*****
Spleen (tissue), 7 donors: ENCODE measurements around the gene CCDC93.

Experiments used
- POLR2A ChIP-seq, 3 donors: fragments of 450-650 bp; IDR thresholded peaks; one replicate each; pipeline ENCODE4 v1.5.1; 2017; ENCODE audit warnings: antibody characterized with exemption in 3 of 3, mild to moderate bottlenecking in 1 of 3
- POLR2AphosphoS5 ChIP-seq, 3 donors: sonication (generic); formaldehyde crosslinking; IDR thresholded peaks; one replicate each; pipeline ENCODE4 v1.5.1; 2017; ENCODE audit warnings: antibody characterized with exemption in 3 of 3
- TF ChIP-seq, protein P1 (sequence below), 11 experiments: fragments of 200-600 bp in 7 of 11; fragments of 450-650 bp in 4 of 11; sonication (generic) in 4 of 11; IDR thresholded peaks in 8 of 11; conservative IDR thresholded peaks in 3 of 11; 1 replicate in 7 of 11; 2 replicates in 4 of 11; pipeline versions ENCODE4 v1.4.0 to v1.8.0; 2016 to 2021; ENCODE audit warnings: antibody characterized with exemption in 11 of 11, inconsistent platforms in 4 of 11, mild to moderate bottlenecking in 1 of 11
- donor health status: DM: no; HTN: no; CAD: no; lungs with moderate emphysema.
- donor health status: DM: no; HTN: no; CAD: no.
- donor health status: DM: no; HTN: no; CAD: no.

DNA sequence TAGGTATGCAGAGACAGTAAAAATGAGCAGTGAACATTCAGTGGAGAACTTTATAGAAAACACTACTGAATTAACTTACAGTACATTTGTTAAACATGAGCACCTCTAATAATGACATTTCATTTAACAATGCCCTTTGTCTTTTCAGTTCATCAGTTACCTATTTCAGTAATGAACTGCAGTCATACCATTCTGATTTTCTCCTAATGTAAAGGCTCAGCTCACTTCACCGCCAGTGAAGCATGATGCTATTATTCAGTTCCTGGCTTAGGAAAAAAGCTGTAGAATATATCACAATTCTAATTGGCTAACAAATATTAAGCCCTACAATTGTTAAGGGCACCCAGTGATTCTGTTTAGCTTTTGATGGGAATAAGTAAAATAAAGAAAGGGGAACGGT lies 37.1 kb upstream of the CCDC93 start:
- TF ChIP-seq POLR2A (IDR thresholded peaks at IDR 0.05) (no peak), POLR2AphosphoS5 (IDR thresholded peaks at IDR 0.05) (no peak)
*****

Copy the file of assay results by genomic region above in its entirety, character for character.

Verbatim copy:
Spleen (tissue), 7 donors: ENCODE measurements around the gene CCDC93.

Experiments used
- POLR2A ChIP-seq, 3 donors: fragments of 450-650 bp; IDR thresholded peaks; one replicate each; pipeline ENCODE4 v1.5.1; 2017; ENCODE audit warnings: antibody characterized with exemption in 3 of 3, mild to moderate bottlenecking in 1 of 3
- POLR2AphosphoS5 ChIP-seq, 3 donors: sonication (generic); formaldehyde crosslinking; IDR thresholded peaks; one replicate each; pipeline ENCODE4 v1.5.1; 2017; ENCODE audit warnings: antibody characterized with exemption in 3 of 3
- TF ChIP-seq, protein P1 (sequence below), 11 experiments: fragments of 200-600 bp in 7 of 11; fragments of 450-650 bp in 4 of 11; sonication (generic) in 4 of 11; IDR thresholded peaks in 8 of 11; conservative IDR thresholded peaks in 3 of 11; 1 replicate in 7 of 11; 2 replicates in 4 of 11; pipeline versions ENCODE4 v1.4.0 to v1.8.0; 2016 to 2021; ENCODE audit warnings: antibody characterized with exemption in 11 of 11, inconsistent platforms in 4 of 11, mild to moderate bottlenecking in 1 of 11
- donor health status: DM: no; HTN: no; CAD: no; lungs with moderate emphysema.
- donor health status: DM: no; HTN: no; CAD: no.
- donor health status: DM: no; HTN: no; CAD: no.

DNA sequence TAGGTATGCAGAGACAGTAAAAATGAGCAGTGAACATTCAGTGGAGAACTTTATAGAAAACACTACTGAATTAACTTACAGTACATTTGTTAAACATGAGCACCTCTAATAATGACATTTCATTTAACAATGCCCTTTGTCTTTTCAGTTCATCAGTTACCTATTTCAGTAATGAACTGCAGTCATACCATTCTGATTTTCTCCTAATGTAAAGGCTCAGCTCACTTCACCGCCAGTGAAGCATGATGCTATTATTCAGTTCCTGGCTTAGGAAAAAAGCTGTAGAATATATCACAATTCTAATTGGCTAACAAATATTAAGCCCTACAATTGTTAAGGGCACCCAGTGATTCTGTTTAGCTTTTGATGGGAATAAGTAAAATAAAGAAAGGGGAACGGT lies 37.1 kb upstream of the CCDC93 start:
- TF ChIP-seq POLR2A (IDR thresholded peaks at IDR 0.05) (no peak), POLR2AphosphoS5 (IDR thresholded peaks at IDR 0.05) (no peak)